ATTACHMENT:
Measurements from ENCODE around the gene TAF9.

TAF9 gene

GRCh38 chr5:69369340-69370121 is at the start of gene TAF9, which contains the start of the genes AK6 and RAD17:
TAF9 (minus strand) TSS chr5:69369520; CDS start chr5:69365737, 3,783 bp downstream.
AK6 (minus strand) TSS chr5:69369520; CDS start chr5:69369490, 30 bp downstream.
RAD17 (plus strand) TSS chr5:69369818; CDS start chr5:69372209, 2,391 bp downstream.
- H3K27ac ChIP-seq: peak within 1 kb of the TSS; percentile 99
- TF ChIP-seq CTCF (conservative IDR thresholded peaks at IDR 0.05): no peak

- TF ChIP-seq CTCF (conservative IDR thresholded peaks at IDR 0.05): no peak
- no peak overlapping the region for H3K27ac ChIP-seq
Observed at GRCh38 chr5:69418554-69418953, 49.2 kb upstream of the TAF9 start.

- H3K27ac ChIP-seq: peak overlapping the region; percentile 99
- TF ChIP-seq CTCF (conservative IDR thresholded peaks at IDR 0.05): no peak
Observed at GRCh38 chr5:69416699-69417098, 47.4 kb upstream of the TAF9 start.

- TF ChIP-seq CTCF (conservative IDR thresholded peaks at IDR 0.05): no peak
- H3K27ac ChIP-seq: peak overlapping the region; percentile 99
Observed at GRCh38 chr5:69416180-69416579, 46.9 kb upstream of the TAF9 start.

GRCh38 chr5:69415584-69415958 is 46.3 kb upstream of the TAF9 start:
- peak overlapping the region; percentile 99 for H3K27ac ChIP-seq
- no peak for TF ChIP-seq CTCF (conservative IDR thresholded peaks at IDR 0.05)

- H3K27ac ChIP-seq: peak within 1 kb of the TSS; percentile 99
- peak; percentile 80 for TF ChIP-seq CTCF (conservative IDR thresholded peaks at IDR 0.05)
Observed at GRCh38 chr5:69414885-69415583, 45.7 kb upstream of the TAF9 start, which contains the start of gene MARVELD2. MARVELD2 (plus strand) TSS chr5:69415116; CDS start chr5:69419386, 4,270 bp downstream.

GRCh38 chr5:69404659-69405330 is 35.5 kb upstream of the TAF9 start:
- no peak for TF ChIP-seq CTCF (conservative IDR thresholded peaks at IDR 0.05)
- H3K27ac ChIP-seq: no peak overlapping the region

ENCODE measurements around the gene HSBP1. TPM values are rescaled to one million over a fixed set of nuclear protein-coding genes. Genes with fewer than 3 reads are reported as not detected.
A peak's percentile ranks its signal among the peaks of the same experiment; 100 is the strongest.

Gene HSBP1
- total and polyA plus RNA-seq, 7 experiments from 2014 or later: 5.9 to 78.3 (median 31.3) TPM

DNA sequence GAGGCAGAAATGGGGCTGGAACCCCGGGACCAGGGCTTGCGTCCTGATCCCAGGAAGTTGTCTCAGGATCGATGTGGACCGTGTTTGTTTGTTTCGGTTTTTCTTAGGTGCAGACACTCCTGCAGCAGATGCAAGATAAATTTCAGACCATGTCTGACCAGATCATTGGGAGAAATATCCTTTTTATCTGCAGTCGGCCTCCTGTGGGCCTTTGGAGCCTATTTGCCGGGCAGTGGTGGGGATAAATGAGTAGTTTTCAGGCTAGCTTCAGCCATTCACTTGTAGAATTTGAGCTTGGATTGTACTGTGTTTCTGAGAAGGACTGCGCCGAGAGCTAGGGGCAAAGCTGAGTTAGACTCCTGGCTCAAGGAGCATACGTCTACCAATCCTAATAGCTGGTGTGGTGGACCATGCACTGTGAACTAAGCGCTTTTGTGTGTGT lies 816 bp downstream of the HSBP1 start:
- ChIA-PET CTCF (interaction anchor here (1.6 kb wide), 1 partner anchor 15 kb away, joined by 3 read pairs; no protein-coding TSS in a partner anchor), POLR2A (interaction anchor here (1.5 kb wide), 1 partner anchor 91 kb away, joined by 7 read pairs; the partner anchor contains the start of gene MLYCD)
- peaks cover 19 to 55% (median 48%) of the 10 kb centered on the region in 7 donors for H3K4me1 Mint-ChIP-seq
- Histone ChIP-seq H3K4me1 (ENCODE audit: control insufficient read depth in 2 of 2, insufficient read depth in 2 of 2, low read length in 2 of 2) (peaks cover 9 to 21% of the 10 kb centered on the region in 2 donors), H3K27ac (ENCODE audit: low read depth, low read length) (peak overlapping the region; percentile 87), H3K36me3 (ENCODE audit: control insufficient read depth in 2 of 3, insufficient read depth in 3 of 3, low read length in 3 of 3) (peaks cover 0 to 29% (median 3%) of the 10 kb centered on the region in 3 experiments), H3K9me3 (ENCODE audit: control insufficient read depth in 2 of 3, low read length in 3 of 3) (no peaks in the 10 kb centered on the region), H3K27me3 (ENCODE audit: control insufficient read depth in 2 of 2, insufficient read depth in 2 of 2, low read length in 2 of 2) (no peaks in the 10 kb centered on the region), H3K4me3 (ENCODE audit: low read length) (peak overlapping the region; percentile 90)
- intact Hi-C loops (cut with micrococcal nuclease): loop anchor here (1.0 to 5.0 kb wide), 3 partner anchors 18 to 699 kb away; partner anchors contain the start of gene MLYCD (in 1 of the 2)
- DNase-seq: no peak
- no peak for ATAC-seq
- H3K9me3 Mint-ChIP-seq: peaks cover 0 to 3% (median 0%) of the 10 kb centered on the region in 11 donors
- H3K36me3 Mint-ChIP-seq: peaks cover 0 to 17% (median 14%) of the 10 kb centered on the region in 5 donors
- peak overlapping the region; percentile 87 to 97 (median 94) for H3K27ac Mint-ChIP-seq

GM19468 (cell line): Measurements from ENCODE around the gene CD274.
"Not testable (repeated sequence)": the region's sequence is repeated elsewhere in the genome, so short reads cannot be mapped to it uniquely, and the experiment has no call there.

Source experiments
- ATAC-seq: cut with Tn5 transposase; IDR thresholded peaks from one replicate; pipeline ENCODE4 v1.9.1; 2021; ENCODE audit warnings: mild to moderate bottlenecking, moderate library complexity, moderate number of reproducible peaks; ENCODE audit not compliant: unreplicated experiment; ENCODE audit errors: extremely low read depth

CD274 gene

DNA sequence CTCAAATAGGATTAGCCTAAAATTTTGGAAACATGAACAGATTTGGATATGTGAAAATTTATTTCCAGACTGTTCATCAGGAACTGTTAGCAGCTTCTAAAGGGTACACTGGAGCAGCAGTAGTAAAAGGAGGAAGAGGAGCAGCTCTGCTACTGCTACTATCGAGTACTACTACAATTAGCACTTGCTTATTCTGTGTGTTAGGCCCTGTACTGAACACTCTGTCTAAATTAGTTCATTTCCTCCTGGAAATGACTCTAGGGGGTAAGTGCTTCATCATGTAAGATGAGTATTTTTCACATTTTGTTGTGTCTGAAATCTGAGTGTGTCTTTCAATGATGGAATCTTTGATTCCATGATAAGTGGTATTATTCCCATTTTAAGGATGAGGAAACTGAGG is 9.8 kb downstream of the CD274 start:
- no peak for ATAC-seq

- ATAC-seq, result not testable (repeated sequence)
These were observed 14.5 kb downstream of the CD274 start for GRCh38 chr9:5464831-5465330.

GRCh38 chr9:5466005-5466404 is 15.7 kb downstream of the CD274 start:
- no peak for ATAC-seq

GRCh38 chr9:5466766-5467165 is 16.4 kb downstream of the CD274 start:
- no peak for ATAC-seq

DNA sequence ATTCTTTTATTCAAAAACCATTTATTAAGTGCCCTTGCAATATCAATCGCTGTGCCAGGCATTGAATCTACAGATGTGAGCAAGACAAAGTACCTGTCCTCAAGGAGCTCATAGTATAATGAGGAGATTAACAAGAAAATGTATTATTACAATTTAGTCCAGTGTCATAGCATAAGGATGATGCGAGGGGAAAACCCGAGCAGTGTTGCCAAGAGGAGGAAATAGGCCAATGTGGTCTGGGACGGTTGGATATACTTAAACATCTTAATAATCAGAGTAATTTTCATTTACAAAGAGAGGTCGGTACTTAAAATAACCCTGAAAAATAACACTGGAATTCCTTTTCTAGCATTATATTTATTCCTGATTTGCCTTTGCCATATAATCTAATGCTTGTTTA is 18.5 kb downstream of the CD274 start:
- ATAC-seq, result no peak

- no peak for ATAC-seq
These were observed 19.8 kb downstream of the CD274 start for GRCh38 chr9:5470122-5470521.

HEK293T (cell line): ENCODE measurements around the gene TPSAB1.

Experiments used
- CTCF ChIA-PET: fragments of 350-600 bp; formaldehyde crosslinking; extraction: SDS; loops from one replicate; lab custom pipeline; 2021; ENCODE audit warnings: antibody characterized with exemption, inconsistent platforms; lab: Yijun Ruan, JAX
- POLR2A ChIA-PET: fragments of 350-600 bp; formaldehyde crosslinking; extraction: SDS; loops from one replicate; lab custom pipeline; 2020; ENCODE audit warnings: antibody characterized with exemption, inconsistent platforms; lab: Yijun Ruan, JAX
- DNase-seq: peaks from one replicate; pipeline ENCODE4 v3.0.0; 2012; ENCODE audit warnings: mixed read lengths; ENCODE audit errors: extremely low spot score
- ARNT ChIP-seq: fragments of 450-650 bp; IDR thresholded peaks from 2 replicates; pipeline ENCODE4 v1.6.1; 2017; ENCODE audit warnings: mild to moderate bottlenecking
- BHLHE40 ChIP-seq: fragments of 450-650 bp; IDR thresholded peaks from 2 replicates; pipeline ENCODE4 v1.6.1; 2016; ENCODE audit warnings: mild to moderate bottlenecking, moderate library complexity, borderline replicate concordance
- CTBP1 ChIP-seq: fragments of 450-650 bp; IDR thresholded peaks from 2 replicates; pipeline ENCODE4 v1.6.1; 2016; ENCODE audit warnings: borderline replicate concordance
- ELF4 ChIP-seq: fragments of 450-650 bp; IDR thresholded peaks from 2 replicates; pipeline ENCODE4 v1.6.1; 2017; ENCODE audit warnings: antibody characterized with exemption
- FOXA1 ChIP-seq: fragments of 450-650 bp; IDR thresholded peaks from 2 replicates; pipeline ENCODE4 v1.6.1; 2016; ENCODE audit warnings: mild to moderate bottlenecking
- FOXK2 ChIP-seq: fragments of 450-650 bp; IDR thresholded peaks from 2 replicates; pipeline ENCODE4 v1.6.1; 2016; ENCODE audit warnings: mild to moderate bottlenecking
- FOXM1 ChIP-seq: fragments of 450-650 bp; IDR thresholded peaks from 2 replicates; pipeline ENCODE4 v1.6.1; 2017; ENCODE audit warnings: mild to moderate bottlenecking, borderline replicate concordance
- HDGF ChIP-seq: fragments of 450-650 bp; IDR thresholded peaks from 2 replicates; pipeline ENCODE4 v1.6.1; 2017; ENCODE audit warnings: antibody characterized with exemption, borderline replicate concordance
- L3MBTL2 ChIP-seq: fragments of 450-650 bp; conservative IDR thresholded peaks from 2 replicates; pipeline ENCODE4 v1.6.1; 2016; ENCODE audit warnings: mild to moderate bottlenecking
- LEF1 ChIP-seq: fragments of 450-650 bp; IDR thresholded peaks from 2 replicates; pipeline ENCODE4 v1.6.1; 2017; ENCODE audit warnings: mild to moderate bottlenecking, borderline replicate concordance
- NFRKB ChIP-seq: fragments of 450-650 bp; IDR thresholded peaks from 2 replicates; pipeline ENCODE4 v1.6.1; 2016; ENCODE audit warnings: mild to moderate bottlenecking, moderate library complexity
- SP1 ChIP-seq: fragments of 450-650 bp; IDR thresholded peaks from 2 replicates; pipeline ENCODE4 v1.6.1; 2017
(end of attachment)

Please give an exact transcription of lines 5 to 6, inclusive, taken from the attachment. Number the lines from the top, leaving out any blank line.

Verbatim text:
AK6 (minus strand) TSS chr5:69369520; CDS start chr5:69369490, 30 bp downstream.
RAD17 (plus strand) TSS chr5:69369818; CDS start chr5:69372209, 2,391 bp downstream.